Poplar New Town


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Hermione Hobhouse (General Editor)

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'Poplar New Town: Introduction', Survey of London: volumes 43 and 44: Poplar, Blackwall and Isle of Dogs (1994), pp. 200-202. URL: http://british-history.ac.uk/report.aspx?compid=46487 Date accessed: 21 April 2014. Add to my bookshelf


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CHAPTER VIII - Poplar New Town

The part of the parish north of the East India Dock Road was commonly known as Poplar Fields until it was renamed Poplar New Town in the 1830s. In the early nineteenth century the land was largely given over to market gardening and pasture, (ref. 1) apart from a potash manufactory between Upper North Street and the 'common sewer' which drained the area. Development of the district east of the sewer began during the 1820s, but the major phase followed the release of the remainder of the area for building from the mid-1840s. In 1856 it was said that 'within the last three or four years ... buildings have been carried on with rapidity, equalled, perhaps, by no suburban district of the metropolis'. (ref. 2) The whole area was developed by the 1870s. The name 'New Town' was in use by 1836 (ref. 3) and was applied generally to all the developments north of the East India Dock Road, but also, more specifically, to those streets within the ecclesiastical district of St Saviour's (fig. 71). (ref. 4)

Upper North Street coincided with property boundaries for much of its length. There were five ownerships along its west side by the mid-1840s.

At the southern end John W. Perry Watlington, the nephew and heir of John Perry, laid out Margaret Street (from 1876 Swale Street) in 1851, and two dozen houses were built there within the next few years (see page 132). (ref. 5)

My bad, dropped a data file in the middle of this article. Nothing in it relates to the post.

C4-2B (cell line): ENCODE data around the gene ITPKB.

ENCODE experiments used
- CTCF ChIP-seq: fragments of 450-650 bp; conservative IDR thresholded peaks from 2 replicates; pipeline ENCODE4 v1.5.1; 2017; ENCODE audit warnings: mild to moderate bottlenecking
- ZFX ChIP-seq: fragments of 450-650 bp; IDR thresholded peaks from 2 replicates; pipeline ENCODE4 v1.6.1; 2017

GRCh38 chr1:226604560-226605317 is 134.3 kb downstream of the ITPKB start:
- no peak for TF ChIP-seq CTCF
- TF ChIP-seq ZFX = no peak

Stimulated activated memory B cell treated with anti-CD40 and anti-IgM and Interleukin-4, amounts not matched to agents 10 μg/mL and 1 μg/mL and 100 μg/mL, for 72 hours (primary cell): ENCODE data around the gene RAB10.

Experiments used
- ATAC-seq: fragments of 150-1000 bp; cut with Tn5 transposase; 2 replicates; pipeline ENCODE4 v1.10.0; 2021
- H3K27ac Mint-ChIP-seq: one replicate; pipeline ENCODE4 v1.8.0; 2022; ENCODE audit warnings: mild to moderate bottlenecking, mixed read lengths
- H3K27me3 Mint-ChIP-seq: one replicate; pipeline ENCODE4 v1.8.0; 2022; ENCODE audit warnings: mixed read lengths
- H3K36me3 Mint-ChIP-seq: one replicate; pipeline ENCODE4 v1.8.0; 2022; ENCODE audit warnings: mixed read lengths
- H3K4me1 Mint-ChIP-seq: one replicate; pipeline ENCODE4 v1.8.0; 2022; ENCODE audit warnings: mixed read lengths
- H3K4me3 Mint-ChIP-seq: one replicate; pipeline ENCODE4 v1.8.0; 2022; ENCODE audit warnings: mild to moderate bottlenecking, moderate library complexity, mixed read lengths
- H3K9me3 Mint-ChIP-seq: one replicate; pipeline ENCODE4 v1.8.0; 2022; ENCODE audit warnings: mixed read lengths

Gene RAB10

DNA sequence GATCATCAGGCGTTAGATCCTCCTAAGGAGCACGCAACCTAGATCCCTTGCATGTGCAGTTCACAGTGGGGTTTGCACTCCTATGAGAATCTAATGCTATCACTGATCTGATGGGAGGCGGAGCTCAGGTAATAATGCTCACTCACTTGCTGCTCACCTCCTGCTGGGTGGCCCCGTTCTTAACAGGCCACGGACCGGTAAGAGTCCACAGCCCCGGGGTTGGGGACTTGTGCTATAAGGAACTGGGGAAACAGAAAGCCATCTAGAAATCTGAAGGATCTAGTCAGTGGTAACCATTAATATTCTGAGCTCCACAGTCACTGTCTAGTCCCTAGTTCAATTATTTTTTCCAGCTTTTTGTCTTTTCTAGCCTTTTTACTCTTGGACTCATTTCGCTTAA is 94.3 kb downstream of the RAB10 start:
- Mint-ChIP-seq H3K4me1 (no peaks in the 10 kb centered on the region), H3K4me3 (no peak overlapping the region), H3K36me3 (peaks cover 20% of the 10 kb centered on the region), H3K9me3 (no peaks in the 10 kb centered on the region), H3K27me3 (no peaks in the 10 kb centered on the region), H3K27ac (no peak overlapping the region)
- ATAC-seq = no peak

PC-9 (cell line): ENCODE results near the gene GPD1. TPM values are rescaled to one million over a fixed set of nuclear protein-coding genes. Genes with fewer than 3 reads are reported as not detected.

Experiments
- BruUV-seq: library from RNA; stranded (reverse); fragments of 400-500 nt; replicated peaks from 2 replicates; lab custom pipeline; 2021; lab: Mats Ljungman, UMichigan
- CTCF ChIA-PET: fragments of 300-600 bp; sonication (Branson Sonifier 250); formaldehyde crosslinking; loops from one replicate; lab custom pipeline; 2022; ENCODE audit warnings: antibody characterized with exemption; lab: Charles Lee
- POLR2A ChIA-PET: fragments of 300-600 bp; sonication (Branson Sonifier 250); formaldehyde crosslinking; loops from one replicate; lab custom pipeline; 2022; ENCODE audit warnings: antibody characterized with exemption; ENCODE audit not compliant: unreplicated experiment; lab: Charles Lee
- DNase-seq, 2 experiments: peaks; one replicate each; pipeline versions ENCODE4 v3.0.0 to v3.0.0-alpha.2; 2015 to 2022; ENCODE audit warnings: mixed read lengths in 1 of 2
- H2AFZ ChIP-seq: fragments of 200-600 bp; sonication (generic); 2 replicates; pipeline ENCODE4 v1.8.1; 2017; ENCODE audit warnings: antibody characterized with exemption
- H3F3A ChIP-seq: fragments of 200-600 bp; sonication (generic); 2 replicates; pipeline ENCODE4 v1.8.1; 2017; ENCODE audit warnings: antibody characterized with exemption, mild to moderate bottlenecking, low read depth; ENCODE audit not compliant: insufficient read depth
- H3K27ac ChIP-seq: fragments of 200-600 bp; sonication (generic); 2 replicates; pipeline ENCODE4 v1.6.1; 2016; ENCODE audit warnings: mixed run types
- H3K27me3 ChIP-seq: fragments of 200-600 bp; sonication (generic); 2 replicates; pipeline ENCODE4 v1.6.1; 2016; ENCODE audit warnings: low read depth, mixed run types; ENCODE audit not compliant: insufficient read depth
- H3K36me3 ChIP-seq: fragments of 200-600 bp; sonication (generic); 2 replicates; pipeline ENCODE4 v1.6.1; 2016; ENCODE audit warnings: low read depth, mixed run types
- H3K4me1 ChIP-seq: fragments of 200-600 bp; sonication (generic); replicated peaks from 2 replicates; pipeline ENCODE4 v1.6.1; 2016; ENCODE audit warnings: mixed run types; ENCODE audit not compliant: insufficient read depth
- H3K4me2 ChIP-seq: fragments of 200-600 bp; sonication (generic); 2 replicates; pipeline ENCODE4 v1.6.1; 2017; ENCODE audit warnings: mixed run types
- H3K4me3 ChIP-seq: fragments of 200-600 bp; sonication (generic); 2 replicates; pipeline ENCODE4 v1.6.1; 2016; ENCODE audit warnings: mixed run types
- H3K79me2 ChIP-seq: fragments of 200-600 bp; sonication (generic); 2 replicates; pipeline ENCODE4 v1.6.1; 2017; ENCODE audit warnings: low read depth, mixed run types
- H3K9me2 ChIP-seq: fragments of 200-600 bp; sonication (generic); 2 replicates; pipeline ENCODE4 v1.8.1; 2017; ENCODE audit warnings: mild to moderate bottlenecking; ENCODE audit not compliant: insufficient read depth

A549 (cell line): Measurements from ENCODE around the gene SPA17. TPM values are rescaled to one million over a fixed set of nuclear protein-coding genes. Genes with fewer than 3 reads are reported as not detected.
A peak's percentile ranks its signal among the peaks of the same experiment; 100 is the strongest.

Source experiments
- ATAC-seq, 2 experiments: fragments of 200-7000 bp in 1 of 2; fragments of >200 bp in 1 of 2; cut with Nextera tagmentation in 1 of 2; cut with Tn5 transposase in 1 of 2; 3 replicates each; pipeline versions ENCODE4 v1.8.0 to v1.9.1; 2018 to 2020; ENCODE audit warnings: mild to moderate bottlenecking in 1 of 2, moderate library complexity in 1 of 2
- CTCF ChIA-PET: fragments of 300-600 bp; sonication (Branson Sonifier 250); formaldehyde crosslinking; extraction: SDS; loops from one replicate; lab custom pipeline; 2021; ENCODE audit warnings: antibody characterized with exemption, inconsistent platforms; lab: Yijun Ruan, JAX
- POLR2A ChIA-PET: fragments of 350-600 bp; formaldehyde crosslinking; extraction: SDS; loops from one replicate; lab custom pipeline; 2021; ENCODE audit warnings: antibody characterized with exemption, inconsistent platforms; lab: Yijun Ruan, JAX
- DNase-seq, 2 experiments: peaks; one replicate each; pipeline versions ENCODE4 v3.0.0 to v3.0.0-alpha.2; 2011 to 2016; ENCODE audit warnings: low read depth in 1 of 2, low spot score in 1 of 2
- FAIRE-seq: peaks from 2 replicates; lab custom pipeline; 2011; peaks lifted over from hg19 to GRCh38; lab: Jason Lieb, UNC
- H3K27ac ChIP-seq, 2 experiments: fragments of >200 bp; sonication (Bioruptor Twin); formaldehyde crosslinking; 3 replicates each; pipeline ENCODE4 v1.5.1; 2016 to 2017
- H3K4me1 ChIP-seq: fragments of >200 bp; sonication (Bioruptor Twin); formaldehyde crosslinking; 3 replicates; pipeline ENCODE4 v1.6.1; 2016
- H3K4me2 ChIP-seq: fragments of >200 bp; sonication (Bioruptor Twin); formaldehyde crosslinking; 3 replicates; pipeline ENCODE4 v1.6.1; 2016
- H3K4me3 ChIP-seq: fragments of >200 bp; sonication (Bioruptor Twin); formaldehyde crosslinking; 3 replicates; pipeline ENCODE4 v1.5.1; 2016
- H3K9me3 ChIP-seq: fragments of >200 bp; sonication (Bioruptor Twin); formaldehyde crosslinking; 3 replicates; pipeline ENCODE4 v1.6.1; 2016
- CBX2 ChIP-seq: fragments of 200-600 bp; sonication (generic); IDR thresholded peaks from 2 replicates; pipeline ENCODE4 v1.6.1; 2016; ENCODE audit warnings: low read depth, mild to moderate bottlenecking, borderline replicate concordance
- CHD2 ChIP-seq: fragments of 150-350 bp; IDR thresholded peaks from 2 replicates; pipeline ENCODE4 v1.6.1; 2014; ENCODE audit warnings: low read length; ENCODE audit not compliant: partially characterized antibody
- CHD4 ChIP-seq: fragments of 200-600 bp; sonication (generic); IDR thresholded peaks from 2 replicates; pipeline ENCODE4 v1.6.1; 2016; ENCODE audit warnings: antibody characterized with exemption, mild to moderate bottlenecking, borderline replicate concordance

To the north of Perry's land lay an area acquired by the brothers Oliver and George Evan Evans, and enfranchised by them in 1845. They set out Evans Street, and divided the land between them in 1846. (ref. 6) Building continued until the mid-1850s. (ref. 7) The street initially extended for 550ft to the western boundary of the Evans' land, but it was extended c1858 when Pekin Street, together with Nankin Street, was laid out by Stephen Redman and the other owners of the adjoining ground, giving Evans Street access to East India Dock Road (see page 131). (ref. 8) The whole street was renamed Pekin Street in 1887.

The Elim chapel was erected on the west side of Pekin Street in 1883 by the builder W. Howard of Canning Town for a Strict Baptist congregation from Waterloo Street in Limehouse. (ref. 9) The building could seat 300, but by 1902 attendances at services filled less than a third of the places. (ref. 10) In 1927 arrangements were made to sell the site, and the chapel was replaced by the Beulah Gospel Hall and the Excelsior Works of Ernest Perrett Ltd, flagmakers, both of which were badly bomb-damaged in the Second World War. (ref. 11)

There may have been some collaboration between the Evans brothers and James Gates, the owner of the ground on the Evans' north side, for he enfranchised his land there on the same day as they did. (ref. 12) Moreover, a short street, Randall's Buildings, was set out to connect their two streets. Gates auctioned building lots in Gates Street in 1846 and had sold all those along its southern side by 1847, when he began to dispose of those on its north side. (ref. 13) By 1850 there were 37 houses in the street and by 1855 there were 54 houses, a public house, and the Roman Catholic church of SS Mary and Joseph. (ref. 14) The street continued westward into Canton Street on the Conant estate, and the whole length was designated Canton Street in 1873.

Gates was a contractor who had operated in Poplar for many years in partnership with Thomas Horne, who owned four acres on the north side of Gates's land. Horne died in 1846, and his widow subsequently married Andrew Hind, a local grocer. Horne's death may have delayed the development of his estate slightly, but by the end of 1848 the necessary arrangements had been made. The first of at least 125 building lots on the newly set out Thomas and Hind Streets, and along Upper North Street, were being sold in 1849. (ref. 15) Building was slow, with only 26 houses completed in Thomas Street by 1855 and 37 by 1863, while the housing in Hind Street was not begun until 1854, and there were only 17 houses by 1863. Eventually, there were 116 houses in Thomas Street (renamed Gough Street, the name of its western extension), Hind Street and that part of Upper North Street owned by the Hinds, and nine in Paris Terrace, which marked the western boundary of the estate. (ref. 16) In addition, the Poplar Poor Law Guardians took a plot in Thomas Street for an infirmary. Andrew Hind attempted to develop parts of the estate himself, but not very successfully, continuing to operate as a grocer, cheesemonger and tea-dealer, moving first to Limehouse, then to Pentonville, and by 1857, when he was declared bankrupt, to Stoke Newington. (ref. 17)